Background: Non-serious symptomatic adverse drug events (ADEs) affect the real benefit-risk ratio of a drug. Currently, such ADEs are quantified in different ways, often using reports from a healthcare provider or patients, resulting in large variations in estimated rates. Several studies showed that patients report bothersome or symptomatic ADEs more frequently than providers, but no comparisons to an external reference or gold standard have been made.
Objective: We conducted a literature review to assess the agreement and concurrent validity of healthcare provider- and patient-oriented methods for quantifying symptomatic ADEs of oral blood glucose-lowering drugs in patients with type 2 diabetes mellitus.
Methods: We systematically searched MEDLINE and EMBASE databases for observational studies reporting on rates of ADEs in patients treated for type 2 diabetes that were published between 1999 and 2011. We included nine observational studies reporting absolute rates of symptomatic ADEs in patients receiving monotherapy. We calculated 95% confidence intervals and assessed agreement between rates observed with different methods. We assessed concurrent validity using the range noted in the Summary of Product Characteristics (SPC) as the gold standard.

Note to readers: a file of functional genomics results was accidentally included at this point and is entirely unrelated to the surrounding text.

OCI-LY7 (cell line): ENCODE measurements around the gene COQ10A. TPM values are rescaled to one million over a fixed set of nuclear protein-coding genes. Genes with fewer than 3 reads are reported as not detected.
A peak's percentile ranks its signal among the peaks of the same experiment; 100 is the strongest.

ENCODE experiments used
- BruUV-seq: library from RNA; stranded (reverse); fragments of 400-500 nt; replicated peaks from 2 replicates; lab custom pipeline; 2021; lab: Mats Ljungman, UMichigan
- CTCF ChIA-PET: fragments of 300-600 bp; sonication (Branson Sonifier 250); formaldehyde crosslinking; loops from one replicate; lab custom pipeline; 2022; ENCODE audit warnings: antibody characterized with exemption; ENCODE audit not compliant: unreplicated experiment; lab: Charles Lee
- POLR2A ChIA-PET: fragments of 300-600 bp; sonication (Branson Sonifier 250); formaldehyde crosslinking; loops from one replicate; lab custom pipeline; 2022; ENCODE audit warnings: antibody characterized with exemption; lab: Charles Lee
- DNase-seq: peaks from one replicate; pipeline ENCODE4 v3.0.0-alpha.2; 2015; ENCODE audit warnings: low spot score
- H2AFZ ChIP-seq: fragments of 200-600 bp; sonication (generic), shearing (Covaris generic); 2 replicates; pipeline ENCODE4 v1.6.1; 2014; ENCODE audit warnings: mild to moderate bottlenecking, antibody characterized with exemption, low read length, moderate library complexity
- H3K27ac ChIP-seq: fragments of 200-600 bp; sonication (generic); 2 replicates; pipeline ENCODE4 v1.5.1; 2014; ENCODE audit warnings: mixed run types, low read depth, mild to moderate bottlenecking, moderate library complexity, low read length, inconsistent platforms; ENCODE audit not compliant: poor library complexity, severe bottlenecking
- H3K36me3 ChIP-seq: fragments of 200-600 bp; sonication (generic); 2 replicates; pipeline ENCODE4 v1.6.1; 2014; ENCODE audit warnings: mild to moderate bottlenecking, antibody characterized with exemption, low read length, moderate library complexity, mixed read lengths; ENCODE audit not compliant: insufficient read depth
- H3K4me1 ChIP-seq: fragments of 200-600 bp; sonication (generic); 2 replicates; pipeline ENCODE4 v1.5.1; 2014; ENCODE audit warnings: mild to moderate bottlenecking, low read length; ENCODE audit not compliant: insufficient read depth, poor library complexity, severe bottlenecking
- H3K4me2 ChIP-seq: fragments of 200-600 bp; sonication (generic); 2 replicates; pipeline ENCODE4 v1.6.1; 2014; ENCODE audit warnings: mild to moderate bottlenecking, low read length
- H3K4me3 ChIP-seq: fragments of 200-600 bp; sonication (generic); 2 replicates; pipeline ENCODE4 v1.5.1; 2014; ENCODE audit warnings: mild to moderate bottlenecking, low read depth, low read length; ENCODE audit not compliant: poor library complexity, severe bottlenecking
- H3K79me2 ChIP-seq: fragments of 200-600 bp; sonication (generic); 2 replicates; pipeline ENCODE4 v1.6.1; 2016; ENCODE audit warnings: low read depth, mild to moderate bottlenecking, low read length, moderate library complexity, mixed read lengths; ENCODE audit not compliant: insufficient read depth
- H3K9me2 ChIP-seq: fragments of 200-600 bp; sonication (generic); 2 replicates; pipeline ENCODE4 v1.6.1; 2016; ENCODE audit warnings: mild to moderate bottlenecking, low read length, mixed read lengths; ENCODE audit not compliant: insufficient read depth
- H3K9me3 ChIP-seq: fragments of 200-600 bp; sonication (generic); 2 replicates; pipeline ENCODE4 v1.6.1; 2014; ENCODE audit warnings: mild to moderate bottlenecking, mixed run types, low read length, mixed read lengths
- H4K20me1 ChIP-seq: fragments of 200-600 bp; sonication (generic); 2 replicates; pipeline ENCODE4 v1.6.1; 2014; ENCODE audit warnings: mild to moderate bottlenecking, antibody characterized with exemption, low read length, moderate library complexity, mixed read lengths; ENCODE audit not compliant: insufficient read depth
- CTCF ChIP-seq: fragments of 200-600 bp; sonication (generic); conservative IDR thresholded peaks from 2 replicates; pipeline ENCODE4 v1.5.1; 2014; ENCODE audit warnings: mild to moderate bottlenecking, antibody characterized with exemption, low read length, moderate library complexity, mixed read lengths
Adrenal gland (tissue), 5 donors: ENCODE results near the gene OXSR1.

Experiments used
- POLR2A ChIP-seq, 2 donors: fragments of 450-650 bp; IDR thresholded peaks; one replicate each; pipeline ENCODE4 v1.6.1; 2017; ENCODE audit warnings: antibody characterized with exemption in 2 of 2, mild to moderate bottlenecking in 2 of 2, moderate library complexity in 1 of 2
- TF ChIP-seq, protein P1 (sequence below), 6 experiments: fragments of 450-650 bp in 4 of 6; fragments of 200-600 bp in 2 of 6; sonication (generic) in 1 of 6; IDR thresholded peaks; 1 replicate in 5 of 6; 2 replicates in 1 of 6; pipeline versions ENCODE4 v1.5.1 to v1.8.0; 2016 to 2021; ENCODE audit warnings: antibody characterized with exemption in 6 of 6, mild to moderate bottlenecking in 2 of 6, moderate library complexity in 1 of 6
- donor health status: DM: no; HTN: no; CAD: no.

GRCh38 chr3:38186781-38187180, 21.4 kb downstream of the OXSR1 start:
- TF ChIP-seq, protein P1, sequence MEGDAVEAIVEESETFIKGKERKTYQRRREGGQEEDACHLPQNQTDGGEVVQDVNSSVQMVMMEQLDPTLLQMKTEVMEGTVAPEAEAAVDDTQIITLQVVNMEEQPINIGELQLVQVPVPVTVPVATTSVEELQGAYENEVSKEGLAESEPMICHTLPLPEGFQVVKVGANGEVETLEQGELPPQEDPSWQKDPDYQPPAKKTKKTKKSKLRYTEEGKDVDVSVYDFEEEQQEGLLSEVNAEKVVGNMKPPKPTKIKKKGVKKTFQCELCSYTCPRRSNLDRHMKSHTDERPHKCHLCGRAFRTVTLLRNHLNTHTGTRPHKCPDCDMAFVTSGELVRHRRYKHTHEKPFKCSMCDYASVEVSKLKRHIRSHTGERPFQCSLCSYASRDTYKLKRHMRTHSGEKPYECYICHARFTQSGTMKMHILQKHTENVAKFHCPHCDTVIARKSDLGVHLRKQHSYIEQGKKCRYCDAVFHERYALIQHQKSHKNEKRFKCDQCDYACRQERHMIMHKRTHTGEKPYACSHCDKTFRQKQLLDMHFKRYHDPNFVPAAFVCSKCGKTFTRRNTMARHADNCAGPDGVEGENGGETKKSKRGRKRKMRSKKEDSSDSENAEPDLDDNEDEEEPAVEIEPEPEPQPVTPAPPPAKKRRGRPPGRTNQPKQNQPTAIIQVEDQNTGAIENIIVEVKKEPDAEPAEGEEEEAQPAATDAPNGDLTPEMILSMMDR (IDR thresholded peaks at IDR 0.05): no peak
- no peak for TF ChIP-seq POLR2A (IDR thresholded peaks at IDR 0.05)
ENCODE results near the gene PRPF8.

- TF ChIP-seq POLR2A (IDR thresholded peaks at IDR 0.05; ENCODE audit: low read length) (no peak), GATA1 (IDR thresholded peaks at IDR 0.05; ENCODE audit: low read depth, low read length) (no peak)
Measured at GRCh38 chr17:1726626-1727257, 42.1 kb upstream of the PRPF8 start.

Results: A comparison of rates reported by patients and providers was only possible using three studies of metformin that assessed mainly gastrointestinal (GI) ADEs. Provider-oriented methods by means of medical record review gave lower rates for abdominal pain (0.6-3.7%), dyspepsia (1.3-2.8%) and constipation (0.6-1.0%) than a patient questionnaire method (8.5%, 11.9% and 20.7%, respectively). For diarrhoea, the patient-reported rate (5.2%) was in agreement with the provider-based rates (1.6-7.6%). The majority of the rates reported by providers and patients were not corresponding with the ranges in the SPC. For GI ADEs the rates were all lower, whereas for lactic acidosis and hypoglycaemia the rates were higher.
Conclusion: Although it has repeatedly been proposed that patients' reports on safety should be incorporated with providers' reports, especially for symptomatic ADEs, the number of observational studies using patient-oriented methods for assessing ADEs other than hypoglycaemia are limited. Provider-based measurement tended to underestimate symptomatic ADEs. Patient-oriented methods seemed to give ADE rates that were closer to the rates reported in the SPC.